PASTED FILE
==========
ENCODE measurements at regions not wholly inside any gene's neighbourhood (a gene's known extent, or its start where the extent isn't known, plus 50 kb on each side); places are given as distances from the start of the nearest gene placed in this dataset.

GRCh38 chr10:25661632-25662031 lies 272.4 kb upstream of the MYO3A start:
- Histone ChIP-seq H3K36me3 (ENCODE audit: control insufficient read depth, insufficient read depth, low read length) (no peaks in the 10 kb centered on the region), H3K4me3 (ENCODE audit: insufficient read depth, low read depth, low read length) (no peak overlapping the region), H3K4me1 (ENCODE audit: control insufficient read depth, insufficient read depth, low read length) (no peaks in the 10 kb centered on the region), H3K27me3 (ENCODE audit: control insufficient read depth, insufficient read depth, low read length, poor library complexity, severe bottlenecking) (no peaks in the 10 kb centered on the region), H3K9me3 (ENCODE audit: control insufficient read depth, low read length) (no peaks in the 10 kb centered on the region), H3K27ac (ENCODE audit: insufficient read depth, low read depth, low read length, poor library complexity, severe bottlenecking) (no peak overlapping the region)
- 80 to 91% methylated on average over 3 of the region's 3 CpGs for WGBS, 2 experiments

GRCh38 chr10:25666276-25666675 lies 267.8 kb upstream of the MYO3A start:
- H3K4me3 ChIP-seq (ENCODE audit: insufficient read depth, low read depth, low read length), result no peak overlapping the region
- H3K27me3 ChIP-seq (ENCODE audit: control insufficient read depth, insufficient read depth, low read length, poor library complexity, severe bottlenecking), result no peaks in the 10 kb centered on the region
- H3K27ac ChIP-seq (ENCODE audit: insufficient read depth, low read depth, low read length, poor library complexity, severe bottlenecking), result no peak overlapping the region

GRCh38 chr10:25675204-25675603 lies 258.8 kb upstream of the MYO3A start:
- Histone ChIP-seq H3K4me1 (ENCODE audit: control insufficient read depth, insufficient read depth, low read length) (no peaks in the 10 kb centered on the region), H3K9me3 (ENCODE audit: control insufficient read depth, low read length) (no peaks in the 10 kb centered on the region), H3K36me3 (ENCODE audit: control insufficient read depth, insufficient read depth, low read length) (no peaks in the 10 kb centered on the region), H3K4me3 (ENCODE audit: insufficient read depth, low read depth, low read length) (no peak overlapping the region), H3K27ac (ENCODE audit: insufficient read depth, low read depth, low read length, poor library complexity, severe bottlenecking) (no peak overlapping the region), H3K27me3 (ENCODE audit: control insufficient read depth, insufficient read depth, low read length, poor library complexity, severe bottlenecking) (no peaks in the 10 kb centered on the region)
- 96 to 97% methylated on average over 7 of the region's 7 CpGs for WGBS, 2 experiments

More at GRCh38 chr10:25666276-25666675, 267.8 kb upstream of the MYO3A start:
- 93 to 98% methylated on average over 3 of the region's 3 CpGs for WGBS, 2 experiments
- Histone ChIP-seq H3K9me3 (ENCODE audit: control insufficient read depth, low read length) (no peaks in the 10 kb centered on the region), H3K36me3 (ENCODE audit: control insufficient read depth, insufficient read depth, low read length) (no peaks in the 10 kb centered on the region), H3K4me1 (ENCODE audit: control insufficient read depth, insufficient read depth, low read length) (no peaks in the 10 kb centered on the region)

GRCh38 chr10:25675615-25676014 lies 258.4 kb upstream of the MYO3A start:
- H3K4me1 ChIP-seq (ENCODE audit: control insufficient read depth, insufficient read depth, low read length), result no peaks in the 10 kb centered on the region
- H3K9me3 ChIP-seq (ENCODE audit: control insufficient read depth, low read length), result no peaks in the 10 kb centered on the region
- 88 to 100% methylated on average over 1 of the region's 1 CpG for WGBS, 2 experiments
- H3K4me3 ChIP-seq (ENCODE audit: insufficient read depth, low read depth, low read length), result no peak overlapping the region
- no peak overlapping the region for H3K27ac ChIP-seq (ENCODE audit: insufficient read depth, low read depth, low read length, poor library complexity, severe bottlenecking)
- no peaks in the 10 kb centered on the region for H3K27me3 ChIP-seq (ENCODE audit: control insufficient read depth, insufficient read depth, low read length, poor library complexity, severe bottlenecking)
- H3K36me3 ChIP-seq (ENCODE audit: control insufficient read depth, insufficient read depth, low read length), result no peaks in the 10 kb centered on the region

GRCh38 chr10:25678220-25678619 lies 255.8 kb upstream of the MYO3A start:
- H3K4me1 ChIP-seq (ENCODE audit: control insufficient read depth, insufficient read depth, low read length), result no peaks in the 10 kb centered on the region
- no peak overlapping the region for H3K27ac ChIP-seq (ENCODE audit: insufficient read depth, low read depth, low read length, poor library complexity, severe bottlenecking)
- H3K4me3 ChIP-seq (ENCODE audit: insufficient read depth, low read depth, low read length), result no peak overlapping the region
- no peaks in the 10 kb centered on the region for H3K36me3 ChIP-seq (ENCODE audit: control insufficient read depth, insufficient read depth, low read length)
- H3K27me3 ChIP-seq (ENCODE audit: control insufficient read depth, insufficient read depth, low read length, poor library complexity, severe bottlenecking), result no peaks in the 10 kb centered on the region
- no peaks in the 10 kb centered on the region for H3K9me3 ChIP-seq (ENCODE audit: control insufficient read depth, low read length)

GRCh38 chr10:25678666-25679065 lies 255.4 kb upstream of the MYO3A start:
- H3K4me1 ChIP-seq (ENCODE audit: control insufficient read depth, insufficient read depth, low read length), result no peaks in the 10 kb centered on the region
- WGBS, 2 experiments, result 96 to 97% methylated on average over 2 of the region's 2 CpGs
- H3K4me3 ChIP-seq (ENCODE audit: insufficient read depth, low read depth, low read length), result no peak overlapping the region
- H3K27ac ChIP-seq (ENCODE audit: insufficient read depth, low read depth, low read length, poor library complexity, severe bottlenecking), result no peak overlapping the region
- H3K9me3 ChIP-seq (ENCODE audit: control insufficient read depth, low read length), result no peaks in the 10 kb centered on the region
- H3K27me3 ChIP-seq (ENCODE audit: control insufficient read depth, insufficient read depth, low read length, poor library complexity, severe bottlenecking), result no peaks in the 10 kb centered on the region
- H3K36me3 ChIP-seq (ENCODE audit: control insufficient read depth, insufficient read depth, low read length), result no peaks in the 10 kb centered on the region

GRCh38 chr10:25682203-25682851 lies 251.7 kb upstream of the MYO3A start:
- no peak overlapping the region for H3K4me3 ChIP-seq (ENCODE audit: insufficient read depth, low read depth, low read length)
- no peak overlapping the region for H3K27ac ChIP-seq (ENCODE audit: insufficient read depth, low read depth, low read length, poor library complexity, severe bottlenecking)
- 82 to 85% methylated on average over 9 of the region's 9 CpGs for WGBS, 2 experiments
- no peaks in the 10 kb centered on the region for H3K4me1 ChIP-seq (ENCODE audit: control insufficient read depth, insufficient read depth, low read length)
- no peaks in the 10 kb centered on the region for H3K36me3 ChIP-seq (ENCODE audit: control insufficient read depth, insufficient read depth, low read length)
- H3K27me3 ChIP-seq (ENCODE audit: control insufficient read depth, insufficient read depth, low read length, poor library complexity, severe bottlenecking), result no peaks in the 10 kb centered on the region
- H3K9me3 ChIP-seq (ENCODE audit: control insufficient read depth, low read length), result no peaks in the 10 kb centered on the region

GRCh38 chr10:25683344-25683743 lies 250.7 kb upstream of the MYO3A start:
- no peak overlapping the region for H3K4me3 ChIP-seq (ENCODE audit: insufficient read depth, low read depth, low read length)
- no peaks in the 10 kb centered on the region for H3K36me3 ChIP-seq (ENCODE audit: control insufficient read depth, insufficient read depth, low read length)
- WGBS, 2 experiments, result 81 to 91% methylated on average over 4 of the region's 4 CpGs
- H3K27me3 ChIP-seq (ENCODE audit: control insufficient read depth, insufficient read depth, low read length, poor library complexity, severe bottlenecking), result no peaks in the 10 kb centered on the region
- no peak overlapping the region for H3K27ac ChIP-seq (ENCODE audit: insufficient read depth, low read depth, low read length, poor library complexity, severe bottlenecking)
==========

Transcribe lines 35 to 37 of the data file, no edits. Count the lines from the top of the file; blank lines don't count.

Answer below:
- H3K9me3 ChIP-seq (ENCODE audit: control insufficient read depth, low read length), result no peaks in the 10 kb centered on the region
- H3K27me3 ChIP-seq (ENCODE audit: control insufficient read depth, insufficient read depth, low read length, poor library complexity, severe bottlenecking), result no peaks in the 10 kb centered on the region
- H3K36me3 ChIP-seq (ENCODE audit: control insufficient read depth, insufficient read depth, low read length), result no peaks in the 10 kb centered on the region